A circuit breaker box or electrical panel is one of the most overarchingly important aspects of your home's electrical system. All your home's power goes through this panel, so if it's outdated or insufficient for your needs, it's important that you get that taken care of right away. Of course, if you open up your electrical panel and discover that it still uses fuses, you'll need to get it updated immediately. But if you have a more modern circuit breaker box and you're simply wondering whether it's capable of handling the extra power you need (for example, if you've just made an addition to the house or added a large system such as an AC system), it's worth doing the math to find out what's up. Here's how you can tell if your panel's up to the challenge.
Compare circuit amperages to total amperage of the panel
The electrical panel's specs should be printed somewhere nearby, perhaps on the box itself. You'll want to look for the total amperage, then compare it to the total of all the circuits. The "total amperage" doesn't have to actually be higher than the total of all the circuit ratings. This is because each circuit doesn't use all the electricity it's rated for all the time; after all, you don't run all the electrical appliances in your house at once 24/7. A good estimate is to make sure that the total ratings of all the circuits isn't more than twice the total rating of the panel. If it is, start looking for other problem signs.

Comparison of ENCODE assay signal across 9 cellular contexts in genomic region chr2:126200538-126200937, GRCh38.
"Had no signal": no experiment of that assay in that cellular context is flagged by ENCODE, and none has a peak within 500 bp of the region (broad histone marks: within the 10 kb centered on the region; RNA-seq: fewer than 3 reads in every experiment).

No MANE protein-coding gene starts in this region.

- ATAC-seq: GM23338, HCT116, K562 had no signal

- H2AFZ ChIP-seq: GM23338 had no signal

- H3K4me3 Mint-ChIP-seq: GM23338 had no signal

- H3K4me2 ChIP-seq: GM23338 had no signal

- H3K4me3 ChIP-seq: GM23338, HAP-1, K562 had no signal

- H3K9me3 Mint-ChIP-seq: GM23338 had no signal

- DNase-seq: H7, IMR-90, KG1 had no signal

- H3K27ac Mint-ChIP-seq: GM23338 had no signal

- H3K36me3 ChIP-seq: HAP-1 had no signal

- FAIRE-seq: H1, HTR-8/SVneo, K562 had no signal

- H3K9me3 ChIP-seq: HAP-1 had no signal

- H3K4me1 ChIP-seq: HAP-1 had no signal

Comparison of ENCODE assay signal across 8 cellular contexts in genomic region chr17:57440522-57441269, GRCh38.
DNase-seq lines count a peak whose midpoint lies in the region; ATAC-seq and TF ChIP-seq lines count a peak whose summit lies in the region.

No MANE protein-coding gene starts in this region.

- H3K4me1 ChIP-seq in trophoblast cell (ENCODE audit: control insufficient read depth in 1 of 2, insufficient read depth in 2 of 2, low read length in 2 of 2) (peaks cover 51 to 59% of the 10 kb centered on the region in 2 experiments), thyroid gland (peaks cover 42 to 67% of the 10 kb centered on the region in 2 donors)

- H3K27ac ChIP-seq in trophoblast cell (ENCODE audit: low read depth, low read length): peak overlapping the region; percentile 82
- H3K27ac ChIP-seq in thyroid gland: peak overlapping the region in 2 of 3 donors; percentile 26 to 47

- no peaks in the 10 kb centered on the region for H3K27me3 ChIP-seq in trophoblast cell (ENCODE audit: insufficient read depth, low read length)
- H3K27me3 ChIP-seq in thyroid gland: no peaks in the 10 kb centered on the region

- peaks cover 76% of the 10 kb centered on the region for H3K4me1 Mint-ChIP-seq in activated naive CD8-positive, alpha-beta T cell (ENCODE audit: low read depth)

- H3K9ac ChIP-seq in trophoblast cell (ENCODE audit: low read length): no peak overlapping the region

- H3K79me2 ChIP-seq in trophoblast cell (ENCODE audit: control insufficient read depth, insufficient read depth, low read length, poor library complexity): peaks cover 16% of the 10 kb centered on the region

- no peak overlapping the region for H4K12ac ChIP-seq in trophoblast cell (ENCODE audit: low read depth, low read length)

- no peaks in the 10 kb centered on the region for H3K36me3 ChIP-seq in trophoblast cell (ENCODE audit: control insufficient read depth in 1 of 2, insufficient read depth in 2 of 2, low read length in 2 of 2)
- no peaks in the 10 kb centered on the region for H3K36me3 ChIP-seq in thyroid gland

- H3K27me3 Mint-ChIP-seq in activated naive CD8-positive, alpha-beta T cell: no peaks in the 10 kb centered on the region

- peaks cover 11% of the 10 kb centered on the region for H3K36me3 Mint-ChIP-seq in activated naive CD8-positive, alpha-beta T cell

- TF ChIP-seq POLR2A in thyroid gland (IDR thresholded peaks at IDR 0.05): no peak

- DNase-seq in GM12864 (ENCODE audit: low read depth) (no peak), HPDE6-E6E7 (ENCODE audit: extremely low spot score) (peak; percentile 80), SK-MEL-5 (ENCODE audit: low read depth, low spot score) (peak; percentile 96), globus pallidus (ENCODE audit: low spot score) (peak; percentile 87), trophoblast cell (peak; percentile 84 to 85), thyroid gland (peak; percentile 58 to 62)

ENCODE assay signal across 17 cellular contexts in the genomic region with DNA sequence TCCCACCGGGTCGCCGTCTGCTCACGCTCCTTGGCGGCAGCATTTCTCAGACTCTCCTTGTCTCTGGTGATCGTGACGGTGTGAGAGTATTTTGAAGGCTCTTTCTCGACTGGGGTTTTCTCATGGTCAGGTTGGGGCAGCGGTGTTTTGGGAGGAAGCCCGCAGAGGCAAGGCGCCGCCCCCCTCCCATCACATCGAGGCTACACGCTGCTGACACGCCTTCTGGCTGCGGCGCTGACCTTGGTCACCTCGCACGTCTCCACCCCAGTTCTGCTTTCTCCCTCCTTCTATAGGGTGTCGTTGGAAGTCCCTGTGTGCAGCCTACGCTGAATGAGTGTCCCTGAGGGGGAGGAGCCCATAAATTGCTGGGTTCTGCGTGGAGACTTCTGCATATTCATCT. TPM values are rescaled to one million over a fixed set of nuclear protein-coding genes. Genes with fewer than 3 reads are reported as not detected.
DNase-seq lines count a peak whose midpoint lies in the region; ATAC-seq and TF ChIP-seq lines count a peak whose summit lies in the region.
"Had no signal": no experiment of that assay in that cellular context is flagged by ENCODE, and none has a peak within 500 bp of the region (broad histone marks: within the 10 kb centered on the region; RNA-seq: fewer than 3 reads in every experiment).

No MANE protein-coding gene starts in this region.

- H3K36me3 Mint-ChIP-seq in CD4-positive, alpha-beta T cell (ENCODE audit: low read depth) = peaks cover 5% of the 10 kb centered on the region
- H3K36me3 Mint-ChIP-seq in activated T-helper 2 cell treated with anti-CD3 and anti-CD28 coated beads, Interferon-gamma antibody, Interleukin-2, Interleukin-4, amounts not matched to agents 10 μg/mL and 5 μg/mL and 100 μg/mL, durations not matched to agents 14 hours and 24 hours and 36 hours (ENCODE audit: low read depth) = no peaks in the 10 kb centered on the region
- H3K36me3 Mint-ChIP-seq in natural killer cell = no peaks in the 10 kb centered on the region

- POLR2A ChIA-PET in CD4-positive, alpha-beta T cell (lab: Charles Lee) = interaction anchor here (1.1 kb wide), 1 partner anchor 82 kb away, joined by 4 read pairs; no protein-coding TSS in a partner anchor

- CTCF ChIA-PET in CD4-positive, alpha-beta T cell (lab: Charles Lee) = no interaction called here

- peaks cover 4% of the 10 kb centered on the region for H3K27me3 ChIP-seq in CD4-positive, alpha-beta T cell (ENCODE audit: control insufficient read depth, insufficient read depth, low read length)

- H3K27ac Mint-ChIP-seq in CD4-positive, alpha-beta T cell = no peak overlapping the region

Look for electrical problem signs
If your house is plagued with flickering lights, frequently tripped circuits, or sparking wiring and melting-plastic smells, then you already have an electrical problem that might be related to electrical panel problems (or might not) and should call an electrician. Otherwise, start looking for signs such as:
- Electrical panel is warm to the touch
- Electrical panel (or surrounding areas) gives off an odor, smoke, or sparks
- Electrical panel is only 60 amps (or only 100 amps, which is too small for a large home)
- Double-tap circuits don't have enough neutral wires (one is needed for each half of a double circuit)
If you don't see any of these signs, you may not have an immediate problem. If you've recently made additions, though, you may wish to have an electrician come out and check that all the wiring is correct, wires are large enough for the rating of the circuits, and so on.
If you and your electrician decide that you do need an upgrade, you may wish to consider installing an additional panel (or sub-panel) rather than completely replacing the one you have now; this can require much less wiring and consequently be less expensive. To learn more, contact a company like Albarell Electric Inc.